Just hours into the strike by City of Toronto unionized employees, bags of garbage were piling up outside some waste transfer stations where civic officials told residents they could drop off their junk in the event of a strike.
Dozens of black garbage bags were sizzling in the soaring summer temperatures yesterday outside the Commissioners St. transfer station.
Unionized workers manning the picket kept anyone from crossing their lines. Strikers warned residents not to drop the garbage along the road or else city managers would send bylaw officers after them for illegal dumping.
At the Bermondsey transfer station, pickets kept all vehicles from crossing their line.
That meant the garbage wasn’t the only thing simmering, with tempers between residents and pickets flaring as members of CUPE 416 maintained the hardline approach that no garbage should pass.
Sure enough, some garbage toters didn’t heed the warnings and dumped the trash onto a growing pile.
A city manager could be seen jotting down licence plates of dumpers as they sped away.
Bylaw officers were also seen cutting into garbage bags looking for incriminating trash that could lead them to a person to give a ticket.
In a bid to discourage dumping of household waste in street level garbage bins, officials had already taped off many of the city’s garbage cans and placed signs on them asking people not to litter.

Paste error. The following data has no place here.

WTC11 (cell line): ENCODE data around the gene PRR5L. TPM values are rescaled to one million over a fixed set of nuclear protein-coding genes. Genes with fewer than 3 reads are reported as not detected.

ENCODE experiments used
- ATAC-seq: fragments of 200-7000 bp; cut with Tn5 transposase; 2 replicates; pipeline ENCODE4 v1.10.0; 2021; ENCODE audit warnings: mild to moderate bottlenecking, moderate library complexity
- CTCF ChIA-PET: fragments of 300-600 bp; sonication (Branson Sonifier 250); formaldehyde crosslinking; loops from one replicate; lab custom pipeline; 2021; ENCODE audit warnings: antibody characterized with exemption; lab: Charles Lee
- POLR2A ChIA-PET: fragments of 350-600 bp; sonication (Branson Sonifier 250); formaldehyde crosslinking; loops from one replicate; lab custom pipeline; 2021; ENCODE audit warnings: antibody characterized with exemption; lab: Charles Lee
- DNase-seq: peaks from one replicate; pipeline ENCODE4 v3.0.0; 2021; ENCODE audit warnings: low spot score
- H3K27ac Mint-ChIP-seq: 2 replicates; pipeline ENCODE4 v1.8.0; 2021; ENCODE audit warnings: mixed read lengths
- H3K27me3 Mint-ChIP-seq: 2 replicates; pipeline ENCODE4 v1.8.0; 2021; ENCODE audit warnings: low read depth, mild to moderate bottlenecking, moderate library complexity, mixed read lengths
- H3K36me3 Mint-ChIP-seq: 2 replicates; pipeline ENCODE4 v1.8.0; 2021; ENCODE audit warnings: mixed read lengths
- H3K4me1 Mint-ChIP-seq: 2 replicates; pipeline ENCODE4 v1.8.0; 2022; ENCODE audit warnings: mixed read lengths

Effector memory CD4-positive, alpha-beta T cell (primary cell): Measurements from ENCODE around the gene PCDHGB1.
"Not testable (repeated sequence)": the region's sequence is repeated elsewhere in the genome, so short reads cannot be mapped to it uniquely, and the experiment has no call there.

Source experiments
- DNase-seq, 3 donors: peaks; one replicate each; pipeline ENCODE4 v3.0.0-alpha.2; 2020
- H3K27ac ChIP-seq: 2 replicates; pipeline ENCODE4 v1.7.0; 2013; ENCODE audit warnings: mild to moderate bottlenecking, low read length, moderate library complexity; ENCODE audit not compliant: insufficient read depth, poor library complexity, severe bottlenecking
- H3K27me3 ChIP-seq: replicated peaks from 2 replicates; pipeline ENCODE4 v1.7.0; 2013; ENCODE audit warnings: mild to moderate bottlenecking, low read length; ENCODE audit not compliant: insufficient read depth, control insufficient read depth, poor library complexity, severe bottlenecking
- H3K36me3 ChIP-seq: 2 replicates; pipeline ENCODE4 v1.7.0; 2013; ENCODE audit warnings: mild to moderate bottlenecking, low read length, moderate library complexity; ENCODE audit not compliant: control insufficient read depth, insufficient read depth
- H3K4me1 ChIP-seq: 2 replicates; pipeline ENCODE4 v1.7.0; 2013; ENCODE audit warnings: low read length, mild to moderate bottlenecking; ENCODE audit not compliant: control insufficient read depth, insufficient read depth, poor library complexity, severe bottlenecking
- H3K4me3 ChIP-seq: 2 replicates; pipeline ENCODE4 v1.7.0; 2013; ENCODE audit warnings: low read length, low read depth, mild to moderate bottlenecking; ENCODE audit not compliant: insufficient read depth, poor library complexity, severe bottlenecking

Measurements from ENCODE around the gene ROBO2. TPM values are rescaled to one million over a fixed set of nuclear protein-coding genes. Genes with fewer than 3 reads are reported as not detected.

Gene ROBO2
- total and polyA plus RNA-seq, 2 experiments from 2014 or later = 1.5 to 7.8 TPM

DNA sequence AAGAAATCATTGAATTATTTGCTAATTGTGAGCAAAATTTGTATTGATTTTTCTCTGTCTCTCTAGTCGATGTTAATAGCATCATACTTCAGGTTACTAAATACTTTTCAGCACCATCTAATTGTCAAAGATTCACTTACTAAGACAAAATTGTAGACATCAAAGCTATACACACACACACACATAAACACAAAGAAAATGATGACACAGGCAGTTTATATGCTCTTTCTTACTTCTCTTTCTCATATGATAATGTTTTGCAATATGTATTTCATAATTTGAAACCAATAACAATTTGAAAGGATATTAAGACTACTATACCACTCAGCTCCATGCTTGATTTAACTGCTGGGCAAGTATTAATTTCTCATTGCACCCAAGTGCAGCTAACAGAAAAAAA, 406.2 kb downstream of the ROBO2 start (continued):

So far, city officials say an unspecified number of fines have been handed out for illegal dumping. The ticket carries a $380 fine and can be levied even for leaving bags of trash beside public trash cans or leaving them in parks or ravines.
The city’s top bureaucrat, Joe Pennachetti, said there will be “zero tolerance” for illegal dumping, even though some people haven’t been able to cross the picket lines at the city’s seven transfer stations.
“The city will investigate and charge people proven to be dumping illegally,” he said yesterday at Metro Hall.
“While a certain amount of inconvenience is to be expected, pick asics running shoes ets cannot completely stop people and their vehicles from coming and going.”
Pennachetti said the city wasn’t seeking a court injunction yet to let people in and was working with asics running shoes the unions to open the transfer stations.
“The city will resolve t asics running shoes he issue as quickly as possible. In the meantime . please remain calm,” he said.
In the leadup to the strike, the city encouraged residents to drop garbage at transfer stations around the city, saying residential waste would be accepted free of charge and should be double bagged.
Geoff Rathbone, general manager of Toronto’s solid waste, said that already yesterday “several” tickets were issued to people who left garbage bags outside the gates at transfer stations where pickets wouldn’t let cars through.
“We have seven transfer stations across the city, and we’ve had similar issues at three or four of those,” he said, noting yesterday wasn’t a regular garbage collection day so the need to access the transfer stations shouldn’t be too g asics running shoes reat yet.
“(Monday) is not a regular garbage collection day. We always collect Tuesday through Friday, so therefore there really should be no immediate need for residents to be accessing our transfer stations,” he said.